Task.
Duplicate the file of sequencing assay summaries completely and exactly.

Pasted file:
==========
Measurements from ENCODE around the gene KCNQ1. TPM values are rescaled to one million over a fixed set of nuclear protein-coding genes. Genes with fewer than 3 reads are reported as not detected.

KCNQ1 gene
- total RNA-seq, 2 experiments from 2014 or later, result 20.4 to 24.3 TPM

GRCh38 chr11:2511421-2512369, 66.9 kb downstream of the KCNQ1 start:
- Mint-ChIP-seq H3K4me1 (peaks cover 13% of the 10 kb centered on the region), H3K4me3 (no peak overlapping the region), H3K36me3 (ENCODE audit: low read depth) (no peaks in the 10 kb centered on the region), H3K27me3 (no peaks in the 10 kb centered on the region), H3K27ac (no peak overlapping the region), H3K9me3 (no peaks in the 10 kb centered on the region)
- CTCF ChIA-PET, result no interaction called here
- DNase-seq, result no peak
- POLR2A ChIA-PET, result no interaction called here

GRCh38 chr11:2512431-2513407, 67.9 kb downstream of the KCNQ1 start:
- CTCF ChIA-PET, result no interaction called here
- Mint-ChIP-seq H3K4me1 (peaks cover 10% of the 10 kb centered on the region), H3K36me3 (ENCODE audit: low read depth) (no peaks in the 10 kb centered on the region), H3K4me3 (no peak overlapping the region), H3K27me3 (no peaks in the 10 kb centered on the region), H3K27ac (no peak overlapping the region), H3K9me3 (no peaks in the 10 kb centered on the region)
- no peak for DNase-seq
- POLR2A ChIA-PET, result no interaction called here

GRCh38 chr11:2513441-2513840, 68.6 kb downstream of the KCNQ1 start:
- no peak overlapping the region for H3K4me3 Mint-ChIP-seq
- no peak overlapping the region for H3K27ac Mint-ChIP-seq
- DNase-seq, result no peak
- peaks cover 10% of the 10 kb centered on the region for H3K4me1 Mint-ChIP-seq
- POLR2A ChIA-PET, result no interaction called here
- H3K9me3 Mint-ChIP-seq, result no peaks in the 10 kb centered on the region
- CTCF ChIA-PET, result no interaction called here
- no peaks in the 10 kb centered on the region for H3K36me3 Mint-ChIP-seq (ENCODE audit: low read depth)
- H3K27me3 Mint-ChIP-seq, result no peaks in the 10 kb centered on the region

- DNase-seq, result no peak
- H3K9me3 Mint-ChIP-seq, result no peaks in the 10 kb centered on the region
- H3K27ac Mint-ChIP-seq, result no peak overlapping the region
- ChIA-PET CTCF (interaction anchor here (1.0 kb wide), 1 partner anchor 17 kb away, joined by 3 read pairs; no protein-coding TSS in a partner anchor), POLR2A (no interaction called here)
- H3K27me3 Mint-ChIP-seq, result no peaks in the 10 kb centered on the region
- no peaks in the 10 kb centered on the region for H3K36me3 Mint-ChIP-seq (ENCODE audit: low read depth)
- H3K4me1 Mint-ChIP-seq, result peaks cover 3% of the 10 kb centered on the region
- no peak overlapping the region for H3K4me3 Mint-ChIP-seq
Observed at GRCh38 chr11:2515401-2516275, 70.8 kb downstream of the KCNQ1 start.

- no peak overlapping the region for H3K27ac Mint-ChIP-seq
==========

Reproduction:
Measurements from ENCODE around the gene KCNQ1. TPM values are rescaled to one million over a fixed set of nuclear protein-coding genes. Genes with fewer than 3 reads are reported as not detected.

KCNQ1 gene
- total RNA-seq, 2 experiments from 2014 or later, result 20.4 to 24.3 TPM

GRCh38 chr11:2511421-2512369, 66.9 kb downstream of the KCNQ1 start:
- Mint-ChIP-seq H3K4me1 (peaks cover 13% of the 10 kb centered on the region), H3K4me3 (no peak overlapping the region), H3K36me3 (ENCODE audit: low read depth) (no peaks in the 10 kb centered on the region), H3K27me3 (no peaks in the 10 kb centered on the region), H3K27ac (no peak overlapping the region), H3K9me3 (no peaks in the 10 kb centered on the region)
- CTCF ChIA-PET, result no interaction called here
- DNase-seq, result no peak
- POLR2A ChIA-PET, result no interaction called here

GRCh38 chr11:2512431-2513407, 67.9 kb downstream of the KCNQ1 start:
- CTCF ChIA-PET, result no interaction called here
- Mint-ChIP-seq H3K4me1 (peaks cover 10% of the 10 kb centered on the region), H3K36me3 (ENCODE audit: low read depth) (no peaks in the 10 kb centered on the region), H3K4me3 (no peak overlapping the region), H3K27me3 (no peaks in the 10 kb centered on the region), H3K27ac (no peak overlapping the region), H3K9me3 (no peaks in the 10 kb centered on the region)
- no peak for DNase-seq
- POLR2A ChIA-PET, result no interaction called here

GRCh38 chr11:2513441-2513840, 68.6 kb downstream of the KCNQ1 start:
- no peak overlapping the region for H3K4me3 Mint-ChIP-seq
- no peak overlapping the region for H3K27ac Mint-ChIP-seq
- DNase-seq, result no peak
- peaks cover 10% of the 10 kb centered on the region for H3K4me1 Mint-ChIP-seq
- POLR2A ChIA-PET, result no interaction called here
- H3K9me3 Mint-ChIP-seq, result no peaks in the 10 kb centered on the region
- CTCF ChIA-PET, result no interaction called here
- no peaks in the 10 kb centered on the region for H3K36me3 Mint-ChIP-seq (ENCODE audit: low read depth)
- H3K27me3 Mint-ChIP-seq, result no peaks in the 10 kb centered on the region

- DNase-seq, result no peak
- H3K9me3 Mint-ChIP-seq, result no peaks in the 10 kb centered on the region
- H3K27ac Mint-ChIP-seq, result no peak overlapping the region
- ChIA-PET CTCF (interaction anchor here (1.0 kb wide), 1 partner anchor 17 kb away, joined by 3 read pairs; no protein-coding TSS in a partner anchor), POLR2A (no interaction called here)
- H3K27me3 Mint-ChIP-seq, result no peaks in the 10 kb centered on the region
- no peaks in the 10 kb centered on the region for H3K36me3 Mint-ChIP-seq (ENCODE audit: low read depth)
- H3K4me1 Mint-ChIP-seq, result peaks cover 3% of the 10 kb centered on the region
- no peak overlapping the region for H3K4me3 Mint-ChIP-seq
Observed at GRCh38 chr11:2515401-2516275, 70.8 kb downstream of the KCNQ1 start.

- no peak overlapping the region for H3K27ac Mint-ChIP-seq